Products Liability: Harm Caused by Other Manufacturer’s Product

By on July 20, 2012 - Comments off

Shields v. Hennessy Industries, (First District, April 13, 2012) 205 Cal.App.4th 782, 140 Cal.Rptr.3d 268, 12 Cal. Daily Op. Serv. 4809, 2012 Daily Journal D.A.R. 5595

Several plaintiffs who suffered from diseases allegedly resulting from work-related asbestos exposure brought personal injury actions against the manufacturer of asbestos brake grinding machines, contending that they had been exposed to asbestos dust released into the air from brake linings during the operation of the machines. Asserting causes of action for negligence and strict liability, the plaintiffs alleged that even though the machines themselves contained no asbestos components, the defendant knew that its machines would be used on asbestos-containing brake linings, thereby creating a hazard to users, and that the defendant should have taken precautions to protect users from exposure to and inhalation of asbestos dust.

The trial court granted the defendant’s motion for judgment on the pleadings and denied leave to amend, finding that because the defendant did not manufacture or distribute any product with asbestos, the plaintiffs could not plead a viable cause of action. However, the court of appeal reversed, holding that the plaintiffs had pleaded viable causes of action for negligence and strict liability:

“These allegations distinguish Hennessy from the defendants in Taylor and O’Neil because the products manufactured by the defendants in those cases were not shown to have caused, created or contributed substantially to the harm of airborne asbestos fibers to which the injured persons in those cases were exposed. . . . The causes of action against Hennessy, accepted as true, allege that it manufactured and distributed a machine that did indeed create or contribute substantially to the exposure to airborne asbestos fibers suffered by the plaintiffs or plaintiffs’ decedent. Nor is liability under these causes of actions precluded under either the “chain of distribution” or the “component parts” doctrines applied in O’Neil and Taylor. Taken as true, the causes of action contend that Hennessy distributed a machine directly to consumers designed only to grind asbestos-containing brake linings, a machine that was defective because its intended operation necessarily released asbestos fibers into the air and was not a machine manufactured for use as a component in another finished product. Unlike defendant’s cigarette lighter analogy, the alleged sole and intended use of the brake arcing machine resulted in the release of contained asbestos particles.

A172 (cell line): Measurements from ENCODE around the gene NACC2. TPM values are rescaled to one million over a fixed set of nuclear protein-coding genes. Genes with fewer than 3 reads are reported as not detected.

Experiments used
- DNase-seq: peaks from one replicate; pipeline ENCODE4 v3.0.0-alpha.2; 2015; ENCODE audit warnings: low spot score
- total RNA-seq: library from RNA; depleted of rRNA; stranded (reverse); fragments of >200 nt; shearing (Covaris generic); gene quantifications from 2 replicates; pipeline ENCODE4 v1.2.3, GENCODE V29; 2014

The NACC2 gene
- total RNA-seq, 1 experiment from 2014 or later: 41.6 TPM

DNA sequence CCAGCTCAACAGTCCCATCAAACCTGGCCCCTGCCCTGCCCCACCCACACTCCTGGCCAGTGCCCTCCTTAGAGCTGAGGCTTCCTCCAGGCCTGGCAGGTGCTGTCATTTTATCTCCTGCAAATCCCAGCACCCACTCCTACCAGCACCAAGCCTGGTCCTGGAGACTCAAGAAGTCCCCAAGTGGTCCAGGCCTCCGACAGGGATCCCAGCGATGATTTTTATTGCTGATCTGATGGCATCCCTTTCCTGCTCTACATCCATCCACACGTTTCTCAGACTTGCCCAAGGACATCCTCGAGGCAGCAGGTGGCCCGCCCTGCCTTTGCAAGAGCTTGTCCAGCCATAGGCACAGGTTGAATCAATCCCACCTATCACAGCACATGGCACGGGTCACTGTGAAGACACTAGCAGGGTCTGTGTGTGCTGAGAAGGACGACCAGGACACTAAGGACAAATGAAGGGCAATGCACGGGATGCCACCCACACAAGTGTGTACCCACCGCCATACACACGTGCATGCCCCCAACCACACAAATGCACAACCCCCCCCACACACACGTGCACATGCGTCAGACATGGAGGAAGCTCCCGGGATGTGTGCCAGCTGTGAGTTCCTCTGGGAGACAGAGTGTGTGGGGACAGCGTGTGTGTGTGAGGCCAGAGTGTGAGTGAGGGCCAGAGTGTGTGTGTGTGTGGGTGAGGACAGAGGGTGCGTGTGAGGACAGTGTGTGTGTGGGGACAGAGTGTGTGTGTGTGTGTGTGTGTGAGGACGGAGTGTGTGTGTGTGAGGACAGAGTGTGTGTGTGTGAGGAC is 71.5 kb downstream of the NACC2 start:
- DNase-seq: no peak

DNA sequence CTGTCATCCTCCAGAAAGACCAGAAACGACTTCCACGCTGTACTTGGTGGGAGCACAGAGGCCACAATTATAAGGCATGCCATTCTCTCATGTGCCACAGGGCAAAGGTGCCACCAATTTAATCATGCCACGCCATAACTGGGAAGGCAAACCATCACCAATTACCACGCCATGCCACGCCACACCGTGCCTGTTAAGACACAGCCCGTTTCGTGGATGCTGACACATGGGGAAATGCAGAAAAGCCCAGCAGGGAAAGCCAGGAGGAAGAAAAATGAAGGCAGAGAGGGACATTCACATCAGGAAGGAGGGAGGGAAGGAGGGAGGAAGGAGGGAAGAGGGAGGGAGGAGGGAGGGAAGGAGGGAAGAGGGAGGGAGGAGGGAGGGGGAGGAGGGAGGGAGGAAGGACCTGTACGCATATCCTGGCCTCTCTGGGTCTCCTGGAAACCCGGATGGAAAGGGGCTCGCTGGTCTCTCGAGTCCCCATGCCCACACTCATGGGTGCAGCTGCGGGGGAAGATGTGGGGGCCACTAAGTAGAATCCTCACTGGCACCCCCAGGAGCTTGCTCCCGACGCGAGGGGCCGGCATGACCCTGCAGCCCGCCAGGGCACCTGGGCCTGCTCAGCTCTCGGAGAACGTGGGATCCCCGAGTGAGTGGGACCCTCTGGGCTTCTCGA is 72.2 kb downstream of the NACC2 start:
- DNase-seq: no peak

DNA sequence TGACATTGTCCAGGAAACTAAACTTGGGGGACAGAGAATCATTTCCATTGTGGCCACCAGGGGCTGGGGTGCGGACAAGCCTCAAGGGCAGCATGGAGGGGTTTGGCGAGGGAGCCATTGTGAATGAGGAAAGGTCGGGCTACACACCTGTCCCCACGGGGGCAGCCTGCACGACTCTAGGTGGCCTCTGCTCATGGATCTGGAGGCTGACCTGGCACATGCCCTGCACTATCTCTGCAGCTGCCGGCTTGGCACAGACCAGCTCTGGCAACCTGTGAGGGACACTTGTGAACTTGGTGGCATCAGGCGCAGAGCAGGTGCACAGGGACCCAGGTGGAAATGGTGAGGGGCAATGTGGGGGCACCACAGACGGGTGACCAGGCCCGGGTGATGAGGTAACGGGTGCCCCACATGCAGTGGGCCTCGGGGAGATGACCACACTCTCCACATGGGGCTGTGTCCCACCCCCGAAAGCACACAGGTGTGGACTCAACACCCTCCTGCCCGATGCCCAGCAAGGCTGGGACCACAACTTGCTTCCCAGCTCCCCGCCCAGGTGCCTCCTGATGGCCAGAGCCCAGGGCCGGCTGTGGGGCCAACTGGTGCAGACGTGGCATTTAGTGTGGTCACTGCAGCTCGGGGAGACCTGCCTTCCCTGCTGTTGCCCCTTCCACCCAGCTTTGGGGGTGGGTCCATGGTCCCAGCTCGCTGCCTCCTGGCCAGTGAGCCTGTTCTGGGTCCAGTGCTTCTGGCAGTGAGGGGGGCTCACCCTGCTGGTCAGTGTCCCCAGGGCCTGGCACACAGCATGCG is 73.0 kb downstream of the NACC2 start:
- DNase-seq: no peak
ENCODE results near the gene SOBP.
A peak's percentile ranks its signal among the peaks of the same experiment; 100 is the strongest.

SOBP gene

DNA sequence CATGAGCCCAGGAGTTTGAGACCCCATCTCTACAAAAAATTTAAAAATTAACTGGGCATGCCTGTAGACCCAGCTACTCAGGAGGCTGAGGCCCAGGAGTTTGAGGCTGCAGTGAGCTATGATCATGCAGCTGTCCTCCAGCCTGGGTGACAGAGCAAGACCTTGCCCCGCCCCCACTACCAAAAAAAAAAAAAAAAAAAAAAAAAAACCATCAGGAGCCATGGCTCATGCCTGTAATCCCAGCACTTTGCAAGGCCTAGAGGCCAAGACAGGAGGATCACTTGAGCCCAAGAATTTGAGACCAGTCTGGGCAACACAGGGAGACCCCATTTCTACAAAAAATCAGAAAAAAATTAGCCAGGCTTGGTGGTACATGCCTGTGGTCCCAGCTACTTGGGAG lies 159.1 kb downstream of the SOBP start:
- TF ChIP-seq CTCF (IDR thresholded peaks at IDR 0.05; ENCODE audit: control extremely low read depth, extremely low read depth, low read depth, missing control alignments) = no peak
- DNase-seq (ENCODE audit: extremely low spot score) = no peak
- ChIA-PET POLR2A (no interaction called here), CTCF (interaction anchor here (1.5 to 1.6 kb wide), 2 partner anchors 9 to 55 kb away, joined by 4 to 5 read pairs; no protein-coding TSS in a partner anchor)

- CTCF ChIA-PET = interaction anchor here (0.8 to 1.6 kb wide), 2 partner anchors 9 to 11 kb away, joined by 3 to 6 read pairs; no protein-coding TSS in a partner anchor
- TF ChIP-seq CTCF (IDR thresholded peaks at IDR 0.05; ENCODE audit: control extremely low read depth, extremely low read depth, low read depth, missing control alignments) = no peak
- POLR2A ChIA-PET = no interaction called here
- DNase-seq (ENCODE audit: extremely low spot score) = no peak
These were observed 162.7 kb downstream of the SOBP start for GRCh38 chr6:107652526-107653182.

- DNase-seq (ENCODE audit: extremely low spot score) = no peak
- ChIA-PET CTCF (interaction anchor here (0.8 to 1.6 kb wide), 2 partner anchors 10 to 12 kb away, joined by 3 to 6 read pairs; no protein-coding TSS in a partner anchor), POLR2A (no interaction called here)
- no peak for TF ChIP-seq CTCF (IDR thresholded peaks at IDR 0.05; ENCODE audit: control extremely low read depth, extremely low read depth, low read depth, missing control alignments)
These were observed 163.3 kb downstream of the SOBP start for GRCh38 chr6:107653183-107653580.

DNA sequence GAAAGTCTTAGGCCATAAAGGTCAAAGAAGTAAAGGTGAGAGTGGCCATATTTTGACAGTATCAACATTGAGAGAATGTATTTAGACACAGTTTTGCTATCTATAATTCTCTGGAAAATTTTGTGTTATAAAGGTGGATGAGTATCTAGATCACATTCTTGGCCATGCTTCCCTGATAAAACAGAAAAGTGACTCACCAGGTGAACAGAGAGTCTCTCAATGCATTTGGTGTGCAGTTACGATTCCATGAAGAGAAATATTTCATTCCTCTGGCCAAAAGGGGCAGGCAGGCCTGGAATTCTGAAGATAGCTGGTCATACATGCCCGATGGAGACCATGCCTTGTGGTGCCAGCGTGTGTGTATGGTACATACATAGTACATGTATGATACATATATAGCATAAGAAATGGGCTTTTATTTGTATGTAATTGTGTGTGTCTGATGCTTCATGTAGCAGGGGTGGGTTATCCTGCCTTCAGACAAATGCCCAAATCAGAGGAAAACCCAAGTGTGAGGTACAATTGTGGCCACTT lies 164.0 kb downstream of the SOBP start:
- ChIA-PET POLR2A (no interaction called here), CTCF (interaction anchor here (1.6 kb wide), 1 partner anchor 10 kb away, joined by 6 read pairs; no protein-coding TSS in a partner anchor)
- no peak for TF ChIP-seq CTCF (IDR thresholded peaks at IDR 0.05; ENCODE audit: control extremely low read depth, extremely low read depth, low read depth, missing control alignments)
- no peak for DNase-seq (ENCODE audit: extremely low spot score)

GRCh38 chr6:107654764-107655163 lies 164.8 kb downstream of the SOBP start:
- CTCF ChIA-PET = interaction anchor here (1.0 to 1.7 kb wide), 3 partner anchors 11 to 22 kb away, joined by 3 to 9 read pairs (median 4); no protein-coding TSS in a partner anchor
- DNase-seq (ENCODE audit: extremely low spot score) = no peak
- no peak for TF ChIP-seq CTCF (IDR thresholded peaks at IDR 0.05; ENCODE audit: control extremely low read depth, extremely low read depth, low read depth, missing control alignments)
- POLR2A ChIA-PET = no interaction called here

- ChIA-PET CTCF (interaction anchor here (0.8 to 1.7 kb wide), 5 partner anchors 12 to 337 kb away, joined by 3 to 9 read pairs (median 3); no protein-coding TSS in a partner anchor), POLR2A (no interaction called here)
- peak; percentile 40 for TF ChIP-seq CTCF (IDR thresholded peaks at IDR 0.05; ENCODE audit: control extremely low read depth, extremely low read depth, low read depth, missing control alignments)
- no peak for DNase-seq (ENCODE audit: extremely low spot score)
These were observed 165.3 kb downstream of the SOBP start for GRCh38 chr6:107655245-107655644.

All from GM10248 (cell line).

. . .
As summarized by the Supreme Court, “a product manufacturer may not be held liable in strict liability or negligence for harm caused by another manufacturer’s product unless the defendant’s own product contributed substantially to the harm, or the defendant participated substantially in creating a harmful combined use of the products.” . . . We conclude, at this pleading stage, plaintiffs’ allegations in their “Brake Shoe Grinding Machine” causes of action fall within the exception in O’Neil sufficiently to withstand a motion for judgment on the pleadings and allow these cases to go forward on strict liability and liability for negligence.”

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